Celebrate the Ford Mustang’s 57th birthday with these just-unearthed development documents

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By now we all know the story of Ford executive Lee Iacocca, in the 1960s, anticipating the buying power of the baby boomer generation as they came of age. He correctly perceived that they’d be down like James Brown for a small car with sporty flair and a value price. Now, in concert with the Mustang’s 57th birthday, Ford is adding to the narrative with more details from its archives. The Blue Oval has unearthed previously unseen documents from when the famous pony car existed only under the T-5 or “Special Falcon Project” designations. There’s a lot of history to unpack, so let’s get to it.

Ford Studio Proposal Ford Mustang
Ford

First, however, it’s important that we remember the automotive context of the early 1960s, when the “Special Falcon Project” was in development. For one, consider the radical nature of the 1960 Chevrolet Corvair, particularly the top-tier Monza coupe or convertible and the type of buyer (young, aspirational) these variants would attract. Ford management knew that it would be scuffling in the marketplace with the Corvair, as well as affordable imports like the VW Beetle. To challenge the innovative competition, Ford would have to come up with creative, yet still realistic solutions.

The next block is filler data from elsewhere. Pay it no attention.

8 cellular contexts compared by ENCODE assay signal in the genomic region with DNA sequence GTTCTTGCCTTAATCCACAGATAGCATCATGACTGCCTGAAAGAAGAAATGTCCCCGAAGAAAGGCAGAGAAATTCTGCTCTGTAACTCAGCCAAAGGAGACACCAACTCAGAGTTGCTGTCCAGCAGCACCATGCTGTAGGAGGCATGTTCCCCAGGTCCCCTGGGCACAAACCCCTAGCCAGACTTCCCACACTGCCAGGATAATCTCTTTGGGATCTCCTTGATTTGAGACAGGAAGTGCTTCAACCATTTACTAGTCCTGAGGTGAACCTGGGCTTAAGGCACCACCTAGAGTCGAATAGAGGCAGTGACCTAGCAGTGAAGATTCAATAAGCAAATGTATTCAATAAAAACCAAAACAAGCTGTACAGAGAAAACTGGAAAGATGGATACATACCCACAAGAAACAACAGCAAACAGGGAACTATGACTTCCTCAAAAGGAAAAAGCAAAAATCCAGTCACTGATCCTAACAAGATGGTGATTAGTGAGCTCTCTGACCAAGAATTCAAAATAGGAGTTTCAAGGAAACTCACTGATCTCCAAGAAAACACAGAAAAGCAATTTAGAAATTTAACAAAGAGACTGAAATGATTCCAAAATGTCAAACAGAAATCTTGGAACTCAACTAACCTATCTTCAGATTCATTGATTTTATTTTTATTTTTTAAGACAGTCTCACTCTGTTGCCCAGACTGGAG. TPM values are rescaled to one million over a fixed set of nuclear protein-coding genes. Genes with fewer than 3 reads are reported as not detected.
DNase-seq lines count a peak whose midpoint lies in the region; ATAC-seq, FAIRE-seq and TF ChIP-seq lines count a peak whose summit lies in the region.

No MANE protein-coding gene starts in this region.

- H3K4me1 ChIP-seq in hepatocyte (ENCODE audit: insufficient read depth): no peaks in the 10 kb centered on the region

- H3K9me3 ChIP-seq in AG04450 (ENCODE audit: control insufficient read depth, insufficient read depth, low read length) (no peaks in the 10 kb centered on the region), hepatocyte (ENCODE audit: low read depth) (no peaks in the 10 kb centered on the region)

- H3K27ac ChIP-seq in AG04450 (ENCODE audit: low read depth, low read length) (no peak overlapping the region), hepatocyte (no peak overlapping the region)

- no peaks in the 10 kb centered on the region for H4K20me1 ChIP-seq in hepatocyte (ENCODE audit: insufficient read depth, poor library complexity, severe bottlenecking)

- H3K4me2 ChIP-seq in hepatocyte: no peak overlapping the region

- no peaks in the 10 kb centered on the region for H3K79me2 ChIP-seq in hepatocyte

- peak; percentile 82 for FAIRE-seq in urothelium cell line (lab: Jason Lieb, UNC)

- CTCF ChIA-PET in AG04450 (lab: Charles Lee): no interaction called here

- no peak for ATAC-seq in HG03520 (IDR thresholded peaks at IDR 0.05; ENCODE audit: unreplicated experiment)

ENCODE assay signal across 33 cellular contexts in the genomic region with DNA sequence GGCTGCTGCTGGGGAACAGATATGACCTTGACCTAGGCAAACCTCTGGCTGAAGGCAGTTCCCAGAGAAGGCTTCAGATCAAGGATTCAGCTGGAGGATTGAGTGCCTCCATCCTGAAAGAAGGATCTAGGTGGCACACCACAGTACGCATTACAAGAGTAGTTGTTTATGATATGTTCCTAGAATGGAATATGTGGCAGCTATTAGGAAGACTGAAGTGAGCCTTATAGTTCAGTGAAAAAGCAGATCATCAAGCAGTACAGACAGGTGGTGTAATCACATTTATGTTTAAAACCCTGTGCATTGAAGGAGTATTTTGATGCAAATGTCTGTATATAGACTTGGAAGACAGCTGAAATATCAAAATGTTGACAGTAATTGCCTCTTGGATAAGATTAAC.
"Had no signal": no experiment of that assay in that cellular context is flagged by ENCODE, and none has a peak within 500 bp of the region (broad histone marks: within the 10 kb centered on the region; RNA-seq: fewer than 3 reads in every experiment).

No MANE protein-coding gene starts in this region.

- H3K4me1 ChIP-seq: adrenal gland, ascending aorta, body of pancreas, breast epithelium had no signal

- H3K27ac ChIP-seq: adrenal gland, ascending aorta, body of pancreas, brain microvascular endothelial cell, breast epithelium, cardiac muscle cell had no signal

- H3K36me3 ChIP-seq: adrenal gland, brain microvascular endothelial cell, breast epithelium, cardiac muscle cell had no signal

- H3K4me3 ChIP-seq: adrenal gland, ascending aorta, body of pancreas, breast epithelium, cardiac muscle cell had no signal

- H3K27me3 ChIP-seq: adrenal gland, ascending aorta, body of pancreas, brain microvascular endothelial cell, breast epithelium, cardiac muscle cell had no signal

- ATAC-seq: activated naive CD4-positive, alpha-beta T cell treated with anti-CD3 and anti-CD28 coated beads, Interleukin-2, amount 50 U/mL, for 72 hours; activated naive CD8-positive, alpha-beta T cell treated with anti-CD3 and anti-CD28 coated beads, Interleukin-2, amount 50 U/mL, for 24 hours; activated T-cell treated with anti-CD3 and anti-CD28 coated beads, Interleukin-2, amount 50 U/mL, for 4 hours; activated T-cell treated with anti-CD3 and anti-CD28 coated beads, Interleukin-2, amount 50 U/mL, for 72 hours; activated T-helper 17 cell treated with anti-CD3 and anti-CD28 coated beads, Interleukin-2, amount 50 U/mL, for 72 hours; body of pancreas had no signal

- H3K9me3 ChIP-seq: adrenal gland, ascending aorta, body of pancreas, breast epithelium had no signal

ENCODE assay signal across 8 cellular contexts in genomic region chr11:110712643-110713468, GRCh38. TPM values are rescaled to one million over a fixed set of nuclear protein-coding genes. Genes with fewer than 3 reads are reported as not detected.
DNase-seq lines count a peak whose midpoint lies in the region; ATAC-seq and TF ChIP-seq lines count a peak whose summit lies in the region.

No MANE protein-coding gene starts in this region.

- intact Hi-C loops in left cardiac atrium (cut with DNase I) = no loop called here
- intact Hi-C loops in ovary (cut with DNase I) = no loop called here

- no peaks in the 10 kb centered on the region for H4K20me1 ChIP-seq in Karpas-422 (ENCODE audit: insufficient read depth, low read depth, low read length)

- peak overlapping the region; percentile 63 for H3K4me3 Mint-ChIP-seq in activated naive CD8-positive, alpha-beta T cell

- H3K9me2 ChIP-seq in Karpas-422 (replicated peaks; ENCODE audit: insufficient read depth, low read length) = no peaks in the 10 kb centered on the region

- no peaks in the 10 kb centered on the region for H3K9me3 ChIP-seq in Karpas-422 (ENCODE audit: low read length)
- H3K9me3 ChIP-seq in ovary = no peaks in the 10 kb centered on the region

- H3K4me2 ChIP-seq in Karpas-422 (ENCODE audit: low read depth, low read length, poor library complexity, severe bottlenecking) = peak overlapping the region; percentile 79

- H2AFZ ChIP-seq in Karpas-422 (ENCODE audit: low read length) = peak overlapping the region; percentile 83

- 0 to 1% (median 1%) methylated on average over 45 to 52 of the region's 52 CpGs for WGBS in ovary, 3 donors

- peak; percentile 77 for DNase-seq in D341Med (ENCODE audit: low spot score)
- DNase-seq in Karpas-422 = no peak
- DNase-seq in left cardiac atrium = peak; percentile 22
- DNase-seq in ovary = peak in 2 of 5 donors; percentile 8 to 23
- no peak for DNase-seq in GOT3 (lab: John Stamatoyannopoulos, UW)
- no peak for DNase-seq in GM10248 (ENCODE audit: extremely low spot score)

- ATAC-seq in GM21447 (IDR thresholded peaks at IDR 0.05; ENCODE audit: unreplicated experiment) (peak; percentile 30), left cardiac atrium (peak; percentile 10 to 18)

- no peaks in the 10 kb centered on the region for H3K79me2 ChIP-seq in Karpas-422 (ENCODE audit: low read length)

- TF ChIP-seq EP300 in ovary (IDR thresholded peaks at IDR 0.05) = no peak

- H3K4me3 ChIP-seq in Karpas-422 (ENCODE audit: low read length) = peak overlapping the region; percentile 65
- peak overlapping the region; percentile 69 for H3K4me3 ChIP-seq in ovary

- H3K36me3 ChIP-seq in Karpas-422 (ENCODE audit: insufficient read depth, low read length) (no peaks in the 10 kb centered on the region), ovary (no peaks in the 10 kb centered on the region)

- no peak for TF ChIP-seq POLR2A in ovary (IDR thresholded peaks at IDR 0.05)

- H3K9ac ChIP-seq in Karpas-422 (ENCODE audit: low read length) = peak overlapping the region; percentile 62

Though the Special Falcon Project would eventually win out in the form of the Mustang, it was not the only option Ford considered. What about grafting a 1955–57 Thunderbird body onto the unibody of the 1961 Ford Falcon? Behold the XT-Bird, the result of a collaboration with the Budd Company in 1961. It even looked ready for production thanks to all that recycled metal (including the dashboard). The XT-Bird did fulfill Lee Iacocca’s need to make something for up-and-coming baby boomers, and there were no safety concerns of using outdated technology. (You could make anything back then—not to mention Ford got seriously burned by its 1956 Lifeguard system when the company actually tried to make a buck on safety—so this sporty Monza alternative had some merit.) Wisdom prevailed, thankfully, and internal documents articulate how Ford put the XT-Bird to bed.